I was only ever in the Windows on the World restaurant at the top of the World Trade Centre once and it was about 15 years ago.
Being an overcast day, there was nothing much to see through the plate-glass, and I joked with financial and media colleagues about aircraft navigational systems and fears that the janitor “might leave the landing lights on at night”. I remember that I was struck that it wasn’t fog outside the windows – the clouds rolled by as they would past aeroplane windows. The memory makes me cringe now.
I don’t know why it should – we couldn’t even have dreamt of the events of last week – but I suspect part of the reason is the pious condemnation in some quarters of the journalistic phlegm that invariably meets great human tragedies. Those who complain of a lack of taste among media folk who greeted the scenes from New York with remarks about “great pictures”, or observed that it saved our Prime Minister from a difficult speech to the Trades Union Congress, surely miss the point.
This isn’t humour that we are meant to find funny. It is a sang-froid in the face of evil that is, in its way, as defiant of the terrorist perpetrators of that evil as were the snatched assertions of love and faith by mobile phone and voice mail of those who were about to die. Far from insulting the victims, it is in a strange way an expression of solidarity with them.
I remember checking into the Grand Hotel in Brighton shortly after it was rebuilt due to the IRA bombing of the Conservative Party Conference in 1984 and, admiring the sea view, asking what floor we were on. “Third floor, sir,” replied the bell-hop. “Used to be the fifth.”
I dare say he’d have been fired if he’d said it on the record, but the fact is that such hard wit mocked the terrorists, rather than their victims, through its very survival.
There is a dislocation in this between formal government responses and what is happening at street level. And the wider point is that it extends much, much further than black humour. This dislocation between attitudes at a formal, governmental level and what is actually happening in commercial life and in the markets is profound. Commercial attention at the start of this week focused intently on whether this unprecedented terrorist attack would trigger a collapse in equity prices that would tip America and, consequently, the world into recession. But, whatever the added volatility to the processes of Western capitalism delivered by last week’s atrocities, these free market expectations are misplaced.
The US equities markets – as well as the dollar – have just been politicised. It is unthinkable that the US administration will countenance a victory for its enemies in the shape of a protracted run on US stocks. It is said that the Federal Reserve, under chairman Alan Greenspan, intervened in the futures markets during the Clinton years to prevent knocks to US investors’ confidence in the economy. That was for internal political reasons. How much more important is it for President Bush to underpin the markets for such monumental external political reasons?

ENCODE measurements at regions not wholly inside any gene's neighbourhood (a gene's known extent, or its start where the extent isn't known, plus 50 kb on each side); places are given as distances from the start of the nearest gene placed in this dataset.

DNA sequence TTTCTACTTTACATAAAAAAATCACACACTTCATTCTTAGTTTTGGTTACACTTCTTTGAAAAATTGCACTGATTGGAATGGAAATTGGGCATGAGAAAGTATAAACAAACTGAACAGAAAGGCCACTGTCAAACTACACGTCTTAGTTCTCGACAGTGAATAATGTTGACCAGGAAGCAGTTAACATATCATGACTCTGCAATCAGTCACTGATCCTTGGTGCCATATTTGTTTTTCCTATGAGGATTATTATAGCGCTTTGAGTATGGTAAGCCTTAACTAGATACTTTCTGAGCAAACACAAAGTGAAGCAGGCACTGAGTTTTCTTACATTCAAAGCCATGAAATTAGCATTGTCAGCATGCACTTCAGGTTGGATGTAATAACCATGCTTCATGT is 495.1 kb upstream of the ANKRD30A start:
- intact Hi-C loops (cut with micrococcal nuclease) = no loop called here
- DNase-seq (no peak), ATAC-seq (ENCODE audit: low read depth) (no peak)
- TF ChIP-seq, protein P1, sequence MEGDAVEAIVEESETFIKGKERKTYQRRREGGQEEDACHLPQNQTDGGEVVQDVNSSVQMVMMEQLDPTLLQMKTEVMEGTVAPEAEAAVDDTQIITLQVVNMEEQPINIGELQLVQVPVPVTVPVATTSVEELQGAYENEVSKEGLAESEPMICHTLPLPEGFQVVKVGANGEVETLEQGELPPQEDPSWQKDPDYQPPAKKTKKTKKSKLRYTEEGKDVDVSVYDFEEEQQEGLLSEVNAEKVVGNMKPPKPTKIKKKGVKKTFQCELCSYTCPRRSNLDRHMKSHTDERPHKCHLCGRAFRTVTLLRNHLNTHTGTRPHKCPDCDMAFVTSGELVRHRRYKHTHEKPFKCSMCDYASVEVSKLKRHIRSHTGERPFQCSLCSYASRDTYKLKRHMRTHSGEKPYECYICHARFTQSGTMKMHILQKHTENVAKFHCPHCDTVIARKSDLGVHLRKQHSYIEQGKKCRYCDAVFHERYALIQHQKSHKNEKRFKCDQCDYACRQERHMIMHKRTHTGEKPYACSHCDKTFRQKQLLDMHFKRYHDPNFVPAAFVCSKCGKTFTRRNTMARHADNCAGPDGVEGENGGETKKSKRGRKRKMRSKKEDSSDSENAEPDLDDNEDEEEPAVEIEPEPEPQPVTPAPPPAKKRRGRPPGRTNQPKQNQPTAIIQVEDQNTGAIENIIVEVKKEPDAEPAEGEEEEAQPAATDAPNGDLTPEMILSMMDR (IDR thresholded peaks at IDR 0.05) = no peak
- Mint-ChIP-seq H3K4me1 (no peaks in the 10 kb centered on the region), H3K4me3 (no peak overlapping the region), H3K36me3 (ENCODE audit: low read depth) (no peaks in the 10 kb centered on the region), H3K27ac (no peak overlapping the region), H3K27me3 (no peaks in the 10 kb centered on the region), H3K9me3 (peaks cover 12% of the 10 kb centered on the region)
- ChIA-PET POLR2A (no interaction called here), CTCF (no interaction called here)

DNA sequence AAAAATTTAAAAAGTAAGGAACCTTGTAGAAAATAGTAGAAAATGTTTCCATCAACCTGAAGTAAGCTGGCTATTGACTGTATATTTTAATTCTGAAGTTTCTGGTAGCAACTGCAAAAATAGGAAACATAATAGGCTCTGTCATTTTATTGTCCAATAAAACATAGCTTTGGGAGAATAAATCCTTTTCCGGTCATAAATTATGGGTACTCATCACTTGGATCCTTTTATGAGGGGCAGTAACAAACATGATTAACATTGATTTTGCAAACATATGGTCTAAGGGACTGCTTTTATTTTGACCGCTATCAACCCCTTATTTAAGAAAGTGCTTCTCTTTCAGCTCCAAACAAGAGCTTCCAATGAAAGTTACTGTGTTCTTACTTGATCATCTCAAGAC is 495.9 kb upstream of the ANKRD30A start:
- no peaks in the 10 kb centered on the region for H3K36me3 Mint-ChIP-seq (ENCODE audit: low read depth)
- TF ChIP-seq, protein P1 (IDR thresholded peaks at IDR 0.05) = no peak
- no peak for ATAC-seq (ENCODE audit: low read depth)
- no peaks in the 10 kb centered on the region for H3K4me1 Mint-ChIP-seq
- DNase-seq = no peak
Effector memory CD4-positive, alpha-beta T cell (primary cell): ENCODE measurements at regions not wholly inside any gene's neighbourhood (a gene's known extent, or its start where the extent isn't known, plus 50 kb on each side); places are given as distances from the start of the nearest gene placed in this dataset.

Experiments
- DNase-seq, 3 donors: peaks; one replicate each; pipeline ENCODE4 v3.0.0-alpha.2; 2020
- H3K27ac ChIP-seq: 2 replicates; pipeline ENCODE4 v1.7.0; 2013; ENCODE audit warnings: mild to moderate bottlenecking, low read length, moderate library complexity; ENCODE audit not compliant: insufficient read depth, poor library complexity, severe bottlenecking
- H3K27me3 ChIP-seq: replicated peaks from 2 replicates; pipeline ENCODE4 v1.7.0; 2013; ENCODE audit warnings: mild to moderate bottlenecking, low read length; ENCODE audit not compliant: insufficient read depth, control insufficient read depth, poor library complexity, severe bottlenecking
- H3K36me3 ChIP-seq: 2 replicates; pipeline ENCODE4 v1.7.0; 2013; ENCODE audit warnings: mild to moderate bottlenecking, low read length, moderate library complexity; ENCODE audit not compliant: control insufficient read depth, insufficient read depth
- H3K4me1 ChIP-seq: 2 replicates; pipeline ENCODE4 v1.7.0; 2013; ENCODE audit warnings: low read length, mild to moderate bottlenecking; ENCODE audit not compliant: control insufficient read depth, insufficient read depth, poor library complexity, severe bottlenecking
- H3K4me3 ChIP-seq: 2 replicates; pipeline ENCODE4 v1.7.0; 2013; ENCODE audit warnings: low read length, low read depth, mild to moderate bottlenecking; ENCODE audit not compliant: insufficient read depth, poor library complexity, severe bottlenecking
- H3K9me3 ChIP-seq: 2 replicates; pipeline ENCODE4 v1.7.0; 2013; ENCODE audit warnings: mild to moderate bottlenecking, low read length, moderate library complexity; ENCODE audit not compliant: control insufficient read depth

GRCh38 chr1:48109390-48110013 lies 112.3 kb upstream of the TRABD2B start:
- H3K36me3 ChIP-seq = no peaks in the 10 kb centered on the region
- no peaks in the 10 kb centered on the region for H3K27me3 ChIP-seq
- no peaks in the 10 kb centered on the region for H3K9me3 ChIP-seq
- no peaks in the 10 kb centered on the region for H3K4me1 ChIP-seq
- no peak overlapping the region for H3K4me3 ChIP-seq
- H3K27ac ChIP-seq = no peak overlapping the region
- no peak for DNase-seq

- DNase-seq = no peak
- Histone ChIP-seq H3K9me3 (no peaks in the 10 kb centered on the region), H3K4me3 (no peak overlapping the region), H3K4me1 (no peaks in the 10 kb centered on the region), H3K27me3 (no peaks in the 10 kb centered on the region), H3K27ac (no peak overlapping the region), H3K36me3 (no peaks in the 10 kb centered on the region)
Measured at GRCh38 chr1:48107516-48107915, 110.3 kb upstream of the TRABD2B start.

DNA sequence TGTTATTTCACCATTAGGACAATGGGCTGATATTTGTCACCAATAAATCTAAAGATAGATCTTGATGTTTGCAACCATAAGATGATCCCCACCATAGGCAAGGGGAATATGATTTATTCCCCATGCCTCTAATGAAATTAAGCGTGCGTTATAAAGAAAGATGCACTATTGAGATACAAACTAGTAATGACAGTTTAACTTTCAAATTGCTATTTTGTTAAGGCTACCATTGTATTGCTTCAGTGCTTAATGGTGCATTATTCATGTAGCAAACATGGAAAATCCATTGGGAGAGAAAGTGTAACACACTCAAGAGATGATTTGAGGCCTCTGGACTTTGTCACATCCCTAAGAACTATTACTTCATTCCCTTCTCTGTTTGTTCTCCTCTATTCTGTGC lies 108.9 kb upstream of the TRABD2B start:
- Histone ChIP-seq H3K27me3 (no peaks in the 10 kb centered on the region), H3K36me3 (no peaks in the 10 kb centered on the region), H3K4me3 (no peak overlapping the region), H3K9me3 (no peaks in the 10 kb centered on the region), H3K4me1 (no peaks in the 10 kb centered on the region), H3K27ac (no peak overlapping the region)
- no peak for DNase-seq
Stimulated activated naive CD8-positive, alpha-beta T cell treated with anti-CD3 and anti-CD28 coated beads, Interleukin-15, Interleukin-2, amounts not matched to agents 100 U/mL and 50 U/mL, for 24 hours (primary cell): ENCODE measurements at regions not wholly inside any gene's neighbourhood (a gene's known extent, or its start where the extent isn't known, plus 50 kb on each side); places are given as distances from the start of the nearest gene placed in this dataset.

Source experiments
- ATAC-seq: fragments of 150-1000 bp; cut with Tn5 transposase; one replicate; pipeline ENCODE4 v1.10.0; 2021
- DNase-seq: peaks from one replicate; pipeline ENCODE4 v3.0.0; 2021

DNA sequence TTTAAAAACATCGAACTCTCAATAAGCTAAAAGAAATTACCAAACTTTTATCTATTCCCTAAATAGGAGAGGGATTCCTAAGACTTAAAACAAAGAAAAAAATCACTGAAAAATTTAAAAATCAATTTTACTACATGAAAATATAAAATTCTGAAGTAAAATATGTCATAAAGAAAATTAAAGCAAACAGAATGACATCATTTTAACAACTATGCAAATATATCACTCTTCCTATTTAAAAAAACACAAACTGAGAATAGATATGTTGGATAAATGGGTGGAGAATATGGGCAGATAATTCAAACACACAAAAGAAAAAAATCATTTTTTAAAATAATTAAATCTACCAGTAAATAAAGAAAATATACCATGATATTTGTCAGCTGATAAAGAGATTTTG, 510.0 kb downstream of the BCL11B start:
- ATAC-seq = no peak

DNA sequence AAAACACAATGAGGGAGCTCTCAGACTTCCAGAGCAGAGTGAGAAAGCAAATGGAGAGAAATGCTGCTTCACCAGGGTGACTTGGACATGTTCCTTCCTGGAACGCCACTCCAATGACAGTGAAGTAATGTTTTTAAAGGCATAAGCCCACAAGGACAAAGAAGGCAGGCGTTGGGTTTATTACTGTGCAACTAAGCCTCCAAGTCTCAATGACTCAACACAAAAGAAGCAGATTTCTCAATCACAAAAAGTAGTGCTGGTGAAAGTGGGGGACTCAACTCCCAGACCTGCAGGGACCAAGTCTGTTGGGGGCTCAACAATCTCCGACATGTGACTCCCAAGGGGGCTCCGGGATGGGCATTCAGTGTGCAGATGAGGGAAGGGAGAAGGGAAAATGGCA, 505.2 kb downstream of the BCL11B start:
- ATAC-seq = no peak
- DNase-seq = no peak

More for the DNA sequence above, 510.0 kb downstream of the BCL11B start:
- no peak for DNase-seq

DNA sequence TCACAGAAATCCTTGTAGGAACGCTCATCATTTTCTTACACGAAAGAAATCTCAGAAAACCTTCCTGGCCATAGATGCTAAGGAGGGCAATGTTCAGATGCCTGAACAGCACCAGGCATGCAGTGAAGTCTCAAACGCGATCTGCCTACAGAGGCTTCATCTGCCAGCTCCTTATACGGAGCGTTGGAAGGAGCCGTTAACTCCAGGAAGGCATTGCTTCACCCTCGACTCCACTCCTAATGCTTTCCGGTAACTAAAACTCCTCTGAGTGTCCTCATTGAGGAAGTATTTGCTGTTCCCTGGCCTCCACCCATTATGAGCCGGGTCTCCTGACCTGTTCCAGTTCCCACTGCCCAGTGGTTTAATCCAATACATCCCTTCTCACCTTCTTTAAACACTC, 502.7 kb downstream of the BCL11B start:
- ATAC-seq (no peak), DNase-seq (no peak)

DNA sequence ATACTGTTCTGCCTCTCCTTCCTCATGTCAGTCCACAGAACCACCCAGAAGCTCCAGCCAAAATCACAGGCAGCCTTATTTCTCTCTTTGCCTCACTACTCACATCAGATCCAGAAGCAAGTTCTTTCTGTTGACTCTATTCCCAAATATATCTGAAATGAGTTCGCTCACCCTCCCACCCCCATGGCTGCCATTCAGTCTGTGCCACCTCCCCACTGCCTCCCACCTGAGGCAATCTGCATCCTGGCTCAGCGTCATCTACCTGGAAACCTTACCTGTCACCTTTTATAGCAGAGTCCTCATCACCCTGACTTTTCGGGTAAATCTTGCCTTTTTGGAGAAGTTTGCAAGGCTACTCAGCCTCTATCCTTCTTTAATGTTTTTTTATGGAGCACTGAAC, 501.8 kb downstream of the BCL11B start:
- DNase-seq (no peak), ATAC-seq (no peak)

In a perverse way, US equity prices in the longer term are more secure as a result of last week than if they had simply been left to market, rather than political, forces. Over here, there are similar dislocations between what is happening at the formal, governmental level and what is happening on the ground. Tony Blair has announced that we stand by America and that “we are at war with terrorism”. That’s not quite true, is it?
Blair’s government has spent the last couple of years trying to negotiate a peace with terrorists in Northern Ireland. His Government may perceive a tactical opportunity for enjoining US assistance in that endeavour through declarations of solidarity in its new terrorist era, but there’s no reason to suppose that he can take the British people with him in his own abstract jihad. The sceptical and downright anti-American sentiment expressed on BBC’s Question Time last week may prove more accurate of the British public mood which, while horrified, seems wary about alienating large parts of the globe by a disproportionate vengeful response. This scepticism will be fuelled by commercial fears that unnecessary military action could separate us from predominantly Muslim markets, such as those of South-east Asia. These markets view the attack on America with the same sympathy as the rest of us, but they may still be unsure whether we see them as part of the “civilised” or “uncivilised” world.
Other than this, what will really happen to world business now? My guess is that the idea of the “global village” will take a knock, as markets hunker down domestically – “abroad” is suddenly a much scarier place. The airlines will suffer badly – Continental has already indicated a possible 20 per cent cut in capacity.
And telecoms and IT will see a resurgence of activity, as the West turns away from office conurbations to remote, discrete working practices offering greater security. While this may be driven sociologically, as much as industrially, such developments are likely to be hidden for a while yet behind a bloodbath of revenge. And that really isn’t funny.
George Pitcher is a partner of issues management consultancy Luther Pendragon